Throughout this period of the rise of AI, we will still be dealing with our physical world and our physical objects. AI may be able to see the physical world through lenses (it’s eyes), and be able to understand what it is seeing, and we may well get the AI to help us manage our physical objects in various ways. However, it won’t be able to physically manipulate our objects unless we introduce AI-imbued machines (robots for want of a better word). This too is a distinct possibility – especially since we are used to having machines in our houses (we’ve already made a start with robot vacuum cleaners and lawn mowers). However, having tried to think through the various stages that we would go through with using robots, I came to a bit of a brick wall. I found it very hard to envisage robots rooting round our cupboards, putting papers into folders, and climbing into the loft. It just seems unrealistic unless it was a fully fledged, super-intelligent, human-type robot – and that in itself brings with it all sorts of other practical and ethical questions which I’m not equipped to even speculate about. Perhaps all that can be said with any certainty about such a future of AI software and robots, is that humans will take advantage of whatever technology is on offer provided it suits them and they can afford it.

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U6.2 The future impact of recent developments

A number of recent or ongoing developments give an indication of what technologies we might be using in the future to create, use, and exploit our digital objects. They are described below. The various dates quoted are taken from the internet’s Wikipedia.

GPS position data in photo tags: It has now become a standard camera feature to include location data in the metadata tag of every photo taken, by using GPS position data. The tags also include full details about the camera, the settings used, and of course the date. All this data is acquired automatically and placed in metadata tags which are mostly hidden unless specifically looked at.
Impact on OFC projects: Systems will increasingly use all available information and data sources to build up a set of knowledge about each digital object. These other sources may include calendar systems, emails, texts, social media and the internet.

Music recognition: Shazam and other internet services identify music, movies, advertising, and television shows, based on a short sample played through the microphone on the device being used to run the relevant application. Shazam first started operating in 2002 and this kind of functionality is now well known and widely used. iPhone 8 users can ask Siri, its virtual agent, to identify what music is playing and it will provide the answer after interacting with Shazam in the background.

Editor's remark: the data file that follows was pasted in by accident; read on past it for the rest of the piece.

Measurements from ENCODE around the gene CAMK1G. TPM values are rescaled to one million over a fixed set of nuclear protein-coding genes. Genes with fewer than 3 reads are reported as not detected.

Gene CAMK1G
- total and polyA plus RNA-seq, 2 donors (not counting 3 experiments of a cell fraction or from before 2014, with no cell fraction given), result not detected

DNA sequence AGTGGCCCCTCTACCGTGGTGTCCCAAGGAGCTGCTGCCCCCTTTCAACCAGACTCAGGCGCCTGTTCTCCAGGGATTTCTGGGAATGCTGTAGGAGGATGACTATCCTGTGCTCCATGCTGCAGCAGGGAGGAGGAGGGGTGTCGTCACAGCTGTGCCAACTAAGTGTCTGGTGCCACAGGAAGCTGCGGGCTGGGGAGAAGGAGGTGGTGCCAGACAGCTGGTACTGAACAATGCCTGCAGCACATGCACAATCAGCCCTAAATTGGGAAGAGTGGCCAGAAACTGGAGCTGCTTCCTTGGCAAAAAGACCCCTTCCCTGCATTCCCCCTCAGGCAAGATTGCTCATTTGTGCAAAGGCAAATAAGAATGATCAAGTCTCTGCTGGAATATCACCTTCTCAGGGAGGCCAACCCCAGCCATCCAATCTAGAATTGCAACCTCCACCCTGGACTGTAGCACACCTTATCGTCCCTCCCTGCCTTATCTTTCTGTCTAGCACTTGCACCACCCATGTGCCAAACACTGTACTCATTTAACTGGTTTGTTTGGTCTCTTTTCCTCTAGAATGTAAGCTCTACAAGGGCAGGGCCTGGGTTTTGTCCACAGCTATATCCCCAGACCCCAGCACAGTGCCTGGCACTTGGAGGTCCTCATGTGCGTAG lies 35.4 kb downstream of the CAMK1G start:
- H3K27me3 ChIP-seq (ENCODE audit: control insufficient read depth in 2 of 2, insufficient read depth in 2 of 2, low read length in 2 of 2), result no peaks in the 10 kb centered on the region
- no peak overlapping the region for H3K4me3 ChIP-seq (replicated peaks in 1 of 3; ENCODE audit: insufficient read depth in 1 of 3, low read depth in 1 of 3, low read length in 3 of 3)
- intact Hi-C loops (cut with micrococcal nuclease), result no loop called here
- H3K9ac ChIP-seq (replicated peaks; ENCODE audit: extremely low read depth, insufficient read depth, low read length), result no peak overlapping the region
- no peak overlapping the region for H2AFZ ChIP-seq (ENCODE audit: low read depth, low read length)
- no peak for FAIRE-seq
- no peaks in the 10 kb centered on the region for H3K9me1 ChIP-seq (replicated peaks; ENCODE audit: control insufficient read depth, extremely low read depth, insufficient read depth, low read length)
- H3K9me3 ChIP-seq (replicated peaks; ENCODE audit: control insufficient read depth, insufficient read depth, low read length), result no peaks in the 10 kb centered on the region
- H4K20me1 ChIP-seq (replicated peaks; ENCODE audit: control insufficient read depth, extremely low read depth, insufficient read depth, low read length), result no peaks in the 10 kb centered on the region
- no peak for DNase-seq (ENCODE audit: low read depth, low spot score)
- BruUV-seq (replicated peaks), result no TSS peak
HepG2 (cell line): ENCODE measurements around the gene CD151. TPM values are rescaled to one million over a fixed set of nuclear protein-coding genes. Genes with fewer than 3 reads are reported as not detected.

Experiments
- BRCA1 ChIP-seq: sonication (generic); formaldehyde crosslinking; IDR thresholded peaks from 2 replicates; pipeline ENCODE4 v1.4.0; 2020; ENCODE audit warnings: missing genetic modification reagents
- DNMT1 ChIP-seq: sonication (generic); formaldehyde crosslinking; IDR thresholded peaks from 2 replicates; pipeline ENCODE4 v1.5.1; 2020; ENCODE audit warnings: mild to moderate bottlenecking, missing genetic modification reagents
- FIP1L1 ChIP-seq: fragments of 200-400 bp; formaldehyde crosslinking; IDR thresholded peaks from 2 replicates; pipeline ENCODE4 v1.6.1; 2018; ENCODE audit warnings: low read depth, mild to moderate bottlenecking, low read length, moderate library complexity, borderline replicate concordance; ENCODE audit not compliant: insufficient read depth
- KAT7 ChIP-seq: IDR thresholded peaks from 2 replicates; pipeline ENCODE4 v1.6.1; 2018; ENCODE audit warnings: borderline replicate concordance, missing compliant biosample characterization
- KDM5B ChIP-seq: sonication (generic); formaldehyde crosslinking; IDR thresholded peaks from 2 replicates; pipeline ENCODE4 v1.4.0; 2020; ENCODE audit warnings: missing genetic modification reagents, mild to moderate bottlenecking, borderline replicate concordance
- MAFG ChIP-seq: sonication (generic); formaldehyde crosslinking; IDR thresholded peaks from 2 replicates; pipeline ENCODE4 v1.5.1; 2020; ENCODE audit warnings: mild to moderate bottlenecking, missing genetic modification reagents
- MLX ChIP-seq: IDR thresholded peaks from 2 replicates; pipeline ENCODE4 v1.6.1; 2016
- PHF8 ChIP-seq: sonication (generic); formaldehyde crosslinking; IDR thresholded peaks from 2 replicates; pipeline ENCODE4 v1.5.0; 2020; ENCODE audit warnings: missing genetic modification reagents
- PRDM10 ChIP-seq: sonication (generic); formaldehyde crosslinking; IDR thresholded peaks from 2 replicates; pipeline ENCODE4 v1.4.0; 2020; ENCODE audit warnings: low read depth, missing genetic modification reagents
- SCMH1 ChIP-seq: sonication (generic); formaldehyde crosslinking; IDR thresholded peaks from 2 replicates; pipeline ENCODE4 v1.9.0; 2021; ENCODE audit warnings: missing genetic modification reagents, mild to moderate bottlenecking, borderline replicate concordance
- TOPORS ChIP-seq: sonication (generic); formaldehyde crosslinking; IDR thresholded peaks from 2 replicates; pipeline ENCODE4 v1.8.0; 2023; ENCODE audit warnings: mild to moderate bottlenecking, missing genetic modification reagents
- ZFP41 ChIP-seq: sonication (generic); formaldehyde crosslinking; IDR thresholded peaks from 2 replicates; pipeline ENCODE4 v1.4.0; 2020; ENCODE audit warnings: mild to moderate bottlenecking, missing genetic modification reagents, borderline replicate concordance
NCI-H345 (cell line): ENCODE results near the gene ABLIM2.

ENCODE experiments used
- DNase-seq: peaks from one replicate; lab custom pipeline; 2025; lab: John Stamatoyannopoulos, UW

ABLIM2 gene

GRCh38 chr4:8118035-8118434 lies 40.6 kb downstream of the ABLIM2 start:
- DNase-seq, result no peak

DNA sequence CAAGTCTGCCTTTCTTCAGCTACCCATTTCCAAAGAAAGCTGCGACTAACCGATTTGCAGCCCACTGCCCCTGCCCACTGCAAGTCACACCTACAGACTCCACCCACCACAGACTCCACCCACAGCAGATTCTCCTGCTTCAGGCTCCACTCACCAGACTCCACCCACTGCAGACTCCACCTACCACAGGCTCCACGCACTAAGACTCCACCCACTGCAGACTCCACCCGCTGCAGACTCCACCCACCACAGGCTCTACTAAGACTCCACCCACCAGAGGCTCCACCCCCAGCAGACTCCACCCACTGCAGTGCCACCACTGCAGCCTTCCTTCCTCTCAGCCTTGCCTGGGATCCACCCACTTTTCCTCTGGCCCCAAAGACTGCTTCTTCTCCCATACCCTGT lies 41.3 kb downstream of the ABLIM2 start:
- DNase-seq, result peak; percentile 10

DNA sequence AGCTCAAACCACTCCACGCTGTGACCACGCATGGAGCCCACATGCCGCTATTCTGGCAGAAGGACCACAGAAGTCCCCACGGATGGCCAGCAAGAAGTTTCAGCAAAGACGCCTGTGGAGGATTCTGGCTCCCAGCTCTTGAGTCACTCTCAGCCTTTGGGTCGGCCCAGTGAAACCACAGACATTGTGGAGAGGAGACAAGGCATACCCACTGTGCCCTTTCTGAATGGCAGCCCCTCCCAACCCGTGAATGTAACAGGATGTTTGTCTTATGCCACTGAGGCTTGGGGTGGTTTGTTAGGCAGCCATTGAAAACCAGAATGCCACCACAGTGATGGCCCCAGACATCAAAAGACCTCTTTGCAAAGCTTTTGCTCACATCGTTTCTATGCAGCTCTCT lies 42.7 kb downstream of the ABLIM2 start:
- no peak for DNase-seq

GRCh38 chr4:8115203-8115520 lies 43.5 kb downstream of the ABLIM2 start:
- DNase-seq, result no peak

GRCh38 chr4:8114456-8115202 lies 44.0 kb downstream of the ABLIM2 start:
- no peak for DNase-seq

Impact on OFC projects: See Image Recognition below

Face recognition: Google’s Picasa programme was one of the first photo management applications to offer a face recognition capability in 2008. Since then, the function has become a commonplace feature provided in a host of applications and mobile phone apps. Not only can you search for a face within a set of photos, but also across the whole internet.
Impact on OFC projects: See Image Recognition below

Image recognition: Google’s image search capability was amazing when it first  came out in 2001; but was even more astounding when a reverse image search function was added in 2011 which searched for images similar to one uploaded or specified. Nowadays, it is a heavily used function which most Google users are familiar with.
Impact on OFC projects: The ability of computers to recognise music, faces, objects – anything – will become increasingly sophisticated and accurate. It will develop from just being able to find similar things, to understanding what particular things are in the same way that we can recognise a piece of music as being classical, or a face being European, or a particular animal being a cat. Future software that manages digital objects will also have an understanding of what those objects are.

RFID: The cheaper RFID (Radio Frequency Identification) systems for tracking objects can be purchased for less than £400 and they will continue to drop in price. The cost of the tags that are attached to the objects you want to monitor are a few pence each.
Impact on OFC projects: See Smart Home Devices below

Smart home devices: There is a growing market for systems to control a wide variety of home devices including heating, lighting, sound systems and security. This is currently the most prominent aspect of a general idea referred to as the Internet of Things (IoT) in which communicating chips are built into products to assist their manufacture, use and maintenance.